I finished the Levien pretty quickly. It was a damn good page turner. He has been involved in some pretty shit films and is apparently involved with the filming of The Winter of Frankie Machine. I'm not sure how I feel about that. He writes good books but makes shit films. I won't hold my breath.

Monday, November 16, 2009

Little Hitler

It's been a long time. Just logging on I came across some comments that needed moderating which were quite rude and insulting. I don't really mind, people are rude to me and insult me all day every day, online and in the real world. Only comments on older posts are moderated and that is to prevent porn spam, but the chap who has taken a dislike to some of the stuff I said about some our neighbours at the Wychwood festival seemed to think that it was because I am some sort of Stalinist.

Well, he's half right. I would have been happy for his alternative view to appear, including the insults, but if he is going to accuse me of being a Stalinist, well, fuck off comrade, the world will have to remain ignorant of your views regarding my emotional well being.

I say chap, it might not have been a chap because, he didn't provide a name, he was an anonymous poster. So he can fuck off for that reason as well. The gist it of was that I had a little moan, in what I recall as an otherwise very positive and cheerful review, about the lack of consideration shown by some of our neighbours, I think I even outed myself as miserable git because of it. He knew the people I was on about and disagreed with my perception of them. There you go, my perception differed from that of some others. One other, at least. His view has now been shared. Minus the abuse.

Mind you, this is not the BBC, it's my chuffing blog, and while I don't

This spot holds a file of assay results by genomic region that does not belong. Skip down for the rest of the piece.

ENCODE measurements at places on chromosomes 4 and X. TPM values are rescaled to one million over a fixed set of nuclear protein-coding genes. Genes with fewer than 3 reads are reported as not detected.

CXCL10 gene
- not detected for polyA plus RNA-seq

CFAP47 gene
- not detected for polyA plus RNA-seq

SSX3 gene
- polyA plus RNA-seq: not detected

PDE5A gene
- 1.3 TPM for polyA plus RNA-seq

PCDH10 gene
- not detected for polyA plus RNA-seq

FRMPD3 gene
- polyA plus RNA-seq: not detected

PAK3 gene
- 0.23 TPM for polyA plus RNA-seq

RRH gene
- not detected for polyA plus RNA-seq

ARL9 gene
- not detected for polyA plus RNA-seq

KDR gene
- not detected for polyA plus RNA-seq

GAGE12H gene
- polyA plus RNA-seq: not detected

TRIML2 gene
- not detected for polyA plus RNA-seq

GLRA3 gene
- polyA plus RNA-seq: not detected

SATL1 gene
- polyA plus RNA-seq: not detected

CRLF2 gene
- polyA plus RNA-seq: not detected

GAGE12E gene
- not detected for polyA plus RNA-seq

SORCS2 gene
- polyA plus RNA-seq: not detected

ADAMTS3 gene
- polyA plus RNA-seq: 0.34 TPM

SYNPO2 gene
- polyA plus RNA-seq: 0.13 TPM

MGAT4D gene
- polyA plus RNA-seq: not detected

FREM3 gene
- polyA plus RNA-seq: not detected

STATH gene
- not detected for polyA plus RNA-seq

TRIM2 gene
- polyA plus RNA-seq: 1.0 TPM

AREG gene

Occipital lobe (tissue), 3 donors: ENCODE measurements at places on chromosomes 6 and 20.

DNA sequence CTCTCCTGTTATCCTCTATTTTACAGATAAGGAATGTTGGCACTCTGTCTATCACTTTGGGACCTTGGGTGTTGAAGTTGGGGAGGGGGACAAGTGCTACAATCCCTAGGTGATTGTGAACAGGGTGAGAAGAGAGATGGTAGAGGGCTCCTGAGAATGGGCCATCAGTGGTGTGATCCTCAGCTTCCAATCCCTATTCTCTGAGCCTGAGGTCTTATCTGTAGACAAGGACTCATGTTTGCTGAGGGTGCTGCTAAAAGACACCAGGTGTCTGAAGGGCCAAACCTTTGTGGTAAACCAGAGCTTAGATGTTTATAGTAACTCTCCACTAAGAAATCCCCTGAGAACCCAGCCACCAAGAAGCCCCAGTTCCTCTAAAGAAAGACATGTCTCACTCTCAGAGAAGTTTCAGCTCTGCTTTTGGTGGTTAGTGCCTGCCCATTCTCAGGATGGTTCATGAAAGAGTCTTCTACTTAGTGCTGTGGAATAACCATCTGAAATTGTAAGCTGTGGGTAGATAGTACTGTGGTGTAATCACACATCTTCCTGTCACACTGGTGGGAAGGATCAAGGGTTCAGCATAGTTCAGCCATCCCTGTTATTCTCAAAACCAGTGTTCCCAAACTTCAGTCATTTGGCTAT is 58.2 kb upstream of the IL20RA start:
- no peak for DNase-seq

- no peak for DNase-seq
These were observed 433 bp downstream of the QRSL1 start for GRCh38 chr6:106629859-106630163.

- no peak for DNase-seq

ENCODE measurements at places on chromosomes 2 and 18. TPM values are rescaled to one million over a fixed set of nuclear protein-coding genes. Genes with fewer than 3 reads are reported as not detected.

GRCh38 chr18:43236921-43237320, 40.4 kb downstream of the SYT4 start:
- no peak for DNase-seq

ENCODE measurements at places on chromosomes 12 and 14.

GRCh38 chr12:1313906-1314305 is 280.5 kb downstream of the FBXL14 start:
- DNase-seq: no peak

mind anyone disagreeing with me, if you are going to insult and abuse me anonymously, you can get fucked. I am not Ann Robinson and this is not Points of View.

Talking of festivals, I declined the opportunity to take up early bird tickets for next years End of the Road, which was a schoolboy error as the line up is already looking superb, and they have only announced 6 of 'em.

Have I mentioned that I was in a car crash in the summer and had 6 weeks off work? The week I returned I managed to crack a rib, but struggled manfully in then I caught a dose of the flu and was off for 4 days. When I returned I was bollocked for lacking commitment and threatened with disciplinary action. I pray to any God that happens to be out there, don't let my free spirited nippers become wage slaves, with their prospects subject to the whims and fancies of some psychopath in a shiny suit.

All this time off afforded me plenty of book reading time though. I read The Twelve by Stuart Neville, which is every bit as good as Bob Piper said it would be and I read the new Pelecanos, which is everything you would expect from Georgie Boy. I read the utterly, utterly brilliant Lush Life by Richard Price............I was really pissed off when I finished it, and what else, Christ, I can't remember, loads of books.

I read "The World Made Straight" by Ron Rash. It's one of those trailer trash type novels which document the lives of poor white folk in a depressed America; people who live in communities much like the ones I work in, where the major employers have gone and left little but pollution and decay behind. It's a damn fine novel and sits along other, similar and similarly affecting works by the likes of Daniel Woodrell and William Gay. Bleak, but brilliant, and, frequently, beautiful.

So we have this white trash genre and we also have the Irish crime genre. Some of the best crime novels are coming out of Northern Ireland.........the aforementioned Neville, and Brian McGilloway being to the fore, then you have the likes of the incomparable Ken Bruen, as well as Gene Kerrigan Adrian McKinty and a number of others who I can't quite recall.

It's almost as if literature has it's movements or phases, just like the world of popular music, with it's Mersey scene and Madchester, and Two Tone and (don't laugh) Brumbeat. Maybe it's just tied in with economics and momentous social change. Whatever, it all makes the obsession the English media has with reviewing only novels that reflect middle class angst and insecurity look a bit pitiful.

I have just finished The Long Fall by Walter Mosley. I'm not a huge fan of the bloke generally, but I loved this book and fairly whizzed throught it. His earlier work has grated a bit because to my mind it has been, to some extent, overly concerned with documenting the experience of black has all appeared to be a bit worthy. I might have to take another look, because this last one has got it all.

Started a David Leveine this afternoon. Never heard of the bloke before but early signs are promising; so promising that I am having an early night so I can get stuck into it.